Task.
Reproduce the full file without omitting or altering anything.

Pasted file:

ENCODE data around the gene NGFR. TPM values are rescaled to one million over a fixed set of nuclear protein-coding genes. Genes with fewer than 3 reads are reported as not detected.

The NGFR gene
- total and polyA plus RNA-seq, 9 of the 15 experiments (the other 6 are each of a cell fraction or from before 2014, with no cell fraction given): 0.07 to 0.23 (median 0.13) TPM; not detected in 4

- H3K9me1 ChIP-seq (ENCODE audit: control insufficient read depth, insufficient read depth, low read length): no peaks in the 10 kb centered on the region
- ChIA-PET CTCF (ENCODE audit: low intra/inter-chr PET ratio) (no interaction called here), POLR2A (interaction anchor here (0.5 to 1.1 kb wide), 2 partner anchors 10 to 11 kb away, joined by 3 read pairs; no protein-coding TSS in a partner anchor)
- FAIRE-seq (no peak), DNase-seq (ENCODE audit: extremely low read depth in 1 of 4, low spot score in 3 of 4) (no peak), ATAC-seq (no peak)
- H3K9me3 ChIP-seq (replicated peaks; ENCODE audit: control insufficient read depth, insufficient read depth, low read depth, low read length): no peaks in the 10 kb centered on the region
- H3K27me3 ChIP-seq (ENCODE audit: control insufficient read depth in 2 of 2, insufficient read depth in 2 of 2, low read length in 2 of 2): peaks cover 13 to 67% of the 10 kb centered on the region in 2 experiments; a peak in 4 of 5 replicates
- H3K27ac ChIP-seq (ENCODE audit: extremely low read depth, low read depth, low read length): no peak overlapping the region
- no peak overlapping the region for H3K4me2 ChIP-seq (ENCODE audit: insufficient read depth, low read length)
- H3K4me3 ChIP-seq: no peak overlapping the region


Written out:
ENCODE data around the gene NGFR. TPM values are rescaled to one million over a fixed set of nuclear protein-coding genes. Genes with fewer than 3 reads are reported as not detected.

The NGFR gene
- total and polyA plus RNA-seq, 9 of the 15 experiments (the other 6 are each of a cell fraction or from before 2014, with no cell fraction given): 0.07 to 0.23 (median 0.13) TPM; not detected in 4

- H3K9me1 ChIP-seq (ENCODE audit: control insufficient read depth, insufficient read depth, low read length): no peaks in the 10 kb centered on the region
- ChIA-PET CTCF (ENCODE audit: low intra/inter-chr PET ratio) (no interaction called here), POLR2A (interaction anchor here (0.5 to 1.1 kb wide), 2 partner anchors 10 to 11 kb away, joined by 3 read pairs; no protein-coding TSS in a partner anchor)
- FAIRE-seq (no peak), DNase-seq (ENCODE audit: extremely low read depth in 1 of 4, low spot score in 3 of 4) (no peak), ATAC-seq (no peak)
- H3K9me3 ChIP-seq (replicated peaks; ENCODE audit: control insufficient read depth, insufficient read depth, low read depth, low read length): no peaks in the 10 kb centered on the region
- H3K27me3 ChIP-seq (ENCODE audit: control insufficient read depth in 2 of 2, insufficient read depth in 2 of 2, low read length in 2 of 2): peaks cover 13 to 67% of the 10 kb centered on the region in 2 experiments; a peak in 4 of 5 replicates
- H3K27ac ChIP-seq (ENCODE audit: extremely low read depth, low read depth, low read length): no peak overlapping the region
- no peak overlapping the region for H3K4me2 ChIP-seq (ENCODE audit: insufficient read depth, low read length)
- H3K4me3 ChIP-seq: no peak overlapping the region